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dc.contributor.authorQUIRICO, Ottavio
dc.identifier.citationFrancesco FRANCIONI and Natalino RONZITTI (eds), War by contract : human rights, humanitarian law and private contractors, Oxford : Oxford University Press, 2011, pp. 423-447en
dc.description.abstractCan private military and security personnel be tried for war crimes in the same way as 'classical' military personnel acting in armed conflicts? Might they enjoy exemption from liability because of their unclear formal status under international humanitarian law? Private military and security personnel often act in hostile environments and frequently operate alongside state troops. While private military and security companies (PMSCs) usually claim their compliance with international humanitarian law standards, it cannot be excluded that their employees become involved in criminal conduct under the laws of war. Reported violations range from murder of civilians to inhuman treatment and use of warfare methods prohibited under international humanitarian law. To date, however, no private contractor has been sentenced for committing war crimes. This chapter seeks to understand to what extent such 'immunity' might depend on legal conditions, both substantive and procedural, rather than on extra-legal factors.en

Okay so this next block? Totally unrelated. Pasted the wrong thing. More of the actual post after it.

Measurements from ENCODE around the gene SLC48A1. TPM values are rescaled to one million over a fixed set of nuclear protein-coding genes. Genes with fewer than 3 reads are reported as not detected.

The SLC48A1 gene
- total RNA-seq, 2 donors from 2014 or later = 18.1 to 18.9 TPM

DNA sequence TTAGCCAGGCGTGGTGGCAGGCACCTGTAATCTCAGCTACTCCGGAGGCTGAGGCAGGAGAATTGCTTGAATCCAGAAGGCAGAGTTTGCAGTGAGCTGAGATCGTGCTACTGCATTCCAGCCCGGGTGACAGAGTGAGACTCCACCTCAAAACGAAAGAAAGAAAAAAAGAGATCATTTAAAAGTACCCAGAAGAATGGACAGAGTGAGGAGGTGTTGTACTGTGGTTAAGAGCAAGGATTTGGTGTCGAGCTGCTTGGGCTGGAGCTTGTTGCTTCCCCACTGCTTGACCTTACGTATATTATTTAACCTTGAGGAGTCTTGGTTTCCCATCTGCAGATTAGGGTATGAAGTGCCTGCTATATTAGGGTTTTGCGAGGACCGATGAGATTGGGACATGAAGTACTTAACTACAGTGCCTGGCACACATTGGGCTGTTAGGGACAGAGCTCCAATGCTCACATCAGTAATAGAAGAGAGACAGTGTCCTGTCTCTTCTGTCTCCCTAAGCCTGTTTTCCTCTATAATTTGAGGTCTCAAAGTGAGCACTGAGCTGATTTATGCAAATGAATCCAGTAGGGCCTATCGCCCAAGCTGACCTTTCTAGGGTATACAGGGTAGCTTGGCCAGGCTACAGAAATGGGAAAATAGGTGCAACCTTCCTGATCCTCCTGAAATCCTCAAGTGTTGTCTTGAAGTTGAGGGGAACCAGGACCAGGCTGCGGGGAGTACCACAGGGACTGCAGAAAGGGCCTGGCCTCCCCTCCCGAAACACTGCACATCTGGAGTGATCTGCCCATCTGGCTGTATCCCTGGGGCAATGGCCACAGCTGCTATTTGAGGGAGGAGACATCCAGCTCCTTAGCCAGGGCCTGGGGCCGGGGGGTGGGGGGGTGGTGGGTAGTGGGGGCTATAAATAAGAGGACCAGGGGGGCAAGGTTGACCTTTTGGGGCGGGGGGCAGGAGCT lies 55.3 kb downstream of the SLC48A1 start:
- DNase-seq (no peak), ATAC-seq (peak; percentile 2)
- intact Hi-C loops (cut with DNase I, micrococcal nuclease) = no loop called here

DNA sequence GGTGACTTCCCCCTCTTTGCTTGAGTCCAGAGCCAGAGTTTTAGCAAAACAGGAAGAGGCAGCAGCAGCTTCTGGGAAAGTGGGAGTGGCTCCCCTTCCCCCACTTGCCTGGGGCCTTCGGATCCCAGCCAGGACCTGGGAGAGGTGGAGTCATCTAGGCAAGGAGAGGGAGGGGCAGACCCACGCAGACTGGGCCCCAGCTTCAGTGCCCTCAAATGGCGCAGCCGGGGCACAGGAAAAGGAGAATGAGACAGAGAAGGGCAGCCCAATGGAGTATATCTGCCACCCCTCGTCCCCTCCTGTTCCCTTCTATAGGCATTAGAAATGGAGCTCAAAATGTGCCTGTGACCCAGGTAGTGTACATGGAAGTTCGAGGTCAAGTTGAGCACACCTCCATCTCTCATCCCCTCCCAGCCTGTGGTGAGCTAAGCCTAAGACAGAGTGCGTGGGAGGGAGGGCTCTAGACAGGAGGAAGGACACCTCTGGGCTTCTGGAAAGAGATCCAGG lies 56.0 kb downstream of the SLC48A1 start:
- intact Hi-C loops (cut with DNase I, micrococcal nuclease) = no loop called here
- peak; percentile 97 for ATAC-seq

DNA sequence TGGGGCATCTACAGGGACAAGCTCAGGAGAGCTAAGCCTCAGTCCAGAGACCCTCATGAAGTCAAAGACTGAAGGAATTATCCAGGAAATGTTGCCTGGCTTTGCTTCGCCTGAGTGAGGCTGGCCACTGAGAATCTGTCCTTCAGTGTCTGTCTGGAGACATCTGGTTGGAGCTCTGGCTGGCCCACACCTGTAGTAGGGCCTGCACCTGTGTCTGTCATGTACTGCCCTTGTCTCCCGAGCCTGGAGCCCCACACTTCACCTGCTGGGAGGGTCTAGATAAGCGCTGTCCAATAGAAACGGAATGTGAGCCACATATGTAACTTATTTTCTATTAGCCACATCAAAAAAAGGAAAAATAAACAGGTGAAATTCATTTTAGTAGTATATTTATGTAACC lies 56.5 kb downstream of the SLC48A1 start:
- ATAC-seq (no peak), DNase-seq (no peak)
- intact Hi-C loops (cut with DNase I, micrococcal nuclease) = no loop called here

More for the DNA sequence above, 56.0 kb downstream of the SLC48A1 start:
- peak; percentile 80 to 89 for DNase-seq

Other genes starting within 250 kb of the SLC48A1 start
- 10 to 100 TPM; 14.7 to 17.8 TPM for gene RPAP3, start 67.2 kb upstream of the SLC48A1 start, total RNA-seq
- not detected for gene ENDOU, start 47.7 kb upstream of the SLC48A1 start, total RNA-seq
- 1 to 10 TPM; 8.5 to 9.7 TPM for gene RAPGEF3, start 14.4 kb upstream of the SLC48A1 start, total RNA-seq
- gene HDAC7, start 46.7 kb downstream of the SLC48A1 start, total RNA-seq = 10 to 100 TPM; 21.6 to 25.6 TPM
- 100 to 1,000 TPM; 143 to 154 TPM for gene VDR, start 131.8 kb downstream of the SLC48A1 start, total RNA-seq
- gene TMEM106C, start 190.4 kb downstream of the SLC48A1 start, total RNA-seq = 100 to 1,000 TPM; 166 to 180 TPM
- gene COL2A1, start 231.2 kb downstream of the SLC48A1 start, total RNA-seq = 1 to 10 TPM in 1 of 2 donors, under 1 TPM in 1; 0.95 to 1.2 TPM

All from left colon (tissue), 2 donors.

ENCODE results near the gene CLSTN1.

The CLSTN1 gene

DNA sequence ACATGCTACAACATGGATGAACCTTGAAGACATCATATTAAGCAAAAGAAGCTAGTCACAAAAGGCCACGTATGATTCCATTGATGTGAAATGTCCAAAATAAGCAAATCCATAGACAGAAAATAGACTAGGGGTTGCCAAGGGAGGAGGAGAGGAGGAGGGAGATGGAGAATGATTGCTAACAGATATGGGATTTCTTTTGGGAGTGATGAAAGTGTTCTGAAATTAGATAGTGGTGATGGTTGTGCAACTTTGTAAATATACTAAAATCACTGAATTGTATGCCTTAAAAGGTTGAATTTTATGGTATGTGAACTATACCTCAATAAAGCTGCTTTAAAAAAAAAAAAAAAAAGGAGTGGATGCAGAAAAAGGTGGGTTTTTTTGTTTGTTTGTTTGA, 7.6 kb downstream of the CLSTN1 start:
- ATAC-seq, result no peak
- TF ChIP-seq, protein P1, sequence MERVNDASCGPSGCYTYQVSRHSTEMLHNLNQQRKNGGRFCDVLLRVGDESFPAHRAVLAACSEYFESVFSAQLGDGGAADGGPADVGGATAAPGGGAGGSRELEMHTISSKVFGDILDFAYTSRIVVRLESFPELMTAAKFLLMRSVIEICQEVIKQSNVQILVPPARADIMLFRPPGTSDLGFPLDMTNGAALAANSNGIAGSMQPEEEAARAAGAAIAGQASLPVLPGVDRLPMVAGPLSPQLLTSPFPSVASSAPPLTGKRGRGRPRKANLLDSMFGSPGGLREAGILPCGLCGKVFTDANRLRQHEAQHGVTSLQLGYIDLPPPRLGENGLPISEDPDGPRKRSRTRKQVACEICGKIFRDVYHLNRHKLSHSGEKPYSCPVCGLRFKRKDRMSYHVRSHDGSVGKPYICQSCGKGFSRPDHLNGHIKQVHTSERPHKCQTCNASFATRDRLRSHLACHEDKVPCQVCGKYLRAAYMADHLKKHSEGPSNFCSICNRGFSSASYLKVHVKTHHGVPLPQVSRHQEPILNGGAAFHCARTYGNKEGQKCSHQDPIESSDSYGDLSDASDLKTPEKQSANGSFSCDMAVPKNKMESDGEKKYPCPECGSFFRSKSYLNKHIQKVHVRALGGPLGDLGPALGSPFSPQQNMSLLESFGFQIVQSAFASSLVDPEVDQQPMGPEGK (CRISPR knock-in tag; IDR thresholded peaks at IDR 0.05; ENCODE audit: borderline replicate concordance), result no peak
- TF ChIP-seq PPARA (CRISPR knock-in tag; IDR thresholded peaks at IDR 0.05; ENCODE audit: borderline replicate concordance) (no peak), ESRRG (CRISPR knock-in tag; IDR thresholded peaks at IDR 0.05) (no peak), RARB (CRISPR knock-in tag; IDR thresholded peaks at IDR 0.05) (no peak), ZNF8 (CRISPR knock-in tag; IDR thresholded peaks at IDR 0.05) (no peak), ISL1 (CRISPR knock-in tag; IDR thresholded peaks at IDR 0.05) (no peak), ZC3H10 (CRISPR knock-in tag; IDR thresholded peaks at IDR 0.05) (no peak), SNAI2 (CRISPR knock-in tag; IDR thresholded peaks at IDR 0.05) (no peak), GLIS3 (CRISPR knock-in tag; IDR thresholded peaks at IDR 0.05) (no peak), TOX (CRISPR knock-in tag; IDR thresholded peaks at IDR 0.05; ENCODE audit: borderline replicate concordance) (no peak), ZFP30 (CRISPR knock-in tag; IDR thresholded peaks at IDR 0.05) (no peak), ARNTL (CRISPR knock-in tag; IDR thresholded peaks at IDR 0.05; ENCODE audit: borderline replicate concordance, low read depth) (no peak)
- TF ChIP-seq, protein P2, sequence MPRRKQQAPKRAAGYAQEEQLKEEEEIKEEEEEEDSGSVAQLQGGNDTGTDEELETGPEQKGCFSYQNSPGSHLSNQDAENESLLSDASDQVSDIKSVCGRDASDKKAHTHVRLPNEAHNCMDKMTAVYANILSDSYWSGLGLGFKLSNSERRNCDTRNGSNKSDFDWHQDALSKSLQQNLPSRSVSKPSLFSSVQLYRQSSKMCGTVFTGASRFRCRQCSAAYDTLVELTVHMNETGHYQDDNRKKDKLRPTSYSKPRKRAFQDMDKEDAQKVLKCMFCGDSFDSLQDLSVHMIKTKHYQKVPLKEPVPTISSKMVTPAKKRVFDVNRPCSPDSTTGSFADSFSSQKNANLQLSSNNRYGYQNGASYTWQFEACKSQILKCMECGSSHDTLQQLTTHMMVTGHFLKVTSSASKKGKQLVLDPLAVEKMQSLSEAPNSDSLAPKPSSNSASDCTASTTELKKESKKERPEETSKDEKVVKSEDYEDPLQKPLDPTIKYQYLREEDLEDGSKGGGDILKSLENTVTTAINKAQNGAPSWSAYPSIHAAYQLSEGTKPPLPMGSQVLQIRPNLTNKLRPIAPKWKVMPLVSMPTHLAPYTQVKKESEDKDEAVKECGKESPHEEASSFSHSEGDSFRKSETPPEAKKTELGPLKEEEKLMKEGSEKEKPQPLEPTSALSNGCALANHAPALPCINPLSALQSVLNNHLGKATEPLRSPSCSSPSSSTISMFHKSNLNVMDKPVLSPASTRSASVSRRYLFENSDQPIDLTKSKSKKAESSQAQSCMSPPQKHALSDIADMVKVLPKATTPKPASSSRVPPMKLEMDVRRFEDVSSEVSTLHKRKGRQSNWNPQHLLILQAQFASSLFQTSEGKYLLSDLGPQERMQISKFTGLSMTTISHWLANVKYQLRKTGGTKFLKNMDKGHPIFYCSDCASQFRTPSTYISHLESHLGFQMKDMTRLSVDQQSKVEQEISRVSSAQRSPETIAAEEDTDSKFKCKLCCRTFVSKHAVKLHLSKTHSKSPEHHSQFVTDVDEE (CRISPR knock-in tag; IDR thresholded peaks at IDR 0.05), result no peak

dc.titleThe criminal responsibility of PMSC personnel under international humanitarian lawen
dc.typeContribution to booken
dc.description.versionPublished version of EUI AEL WP 2010/03en

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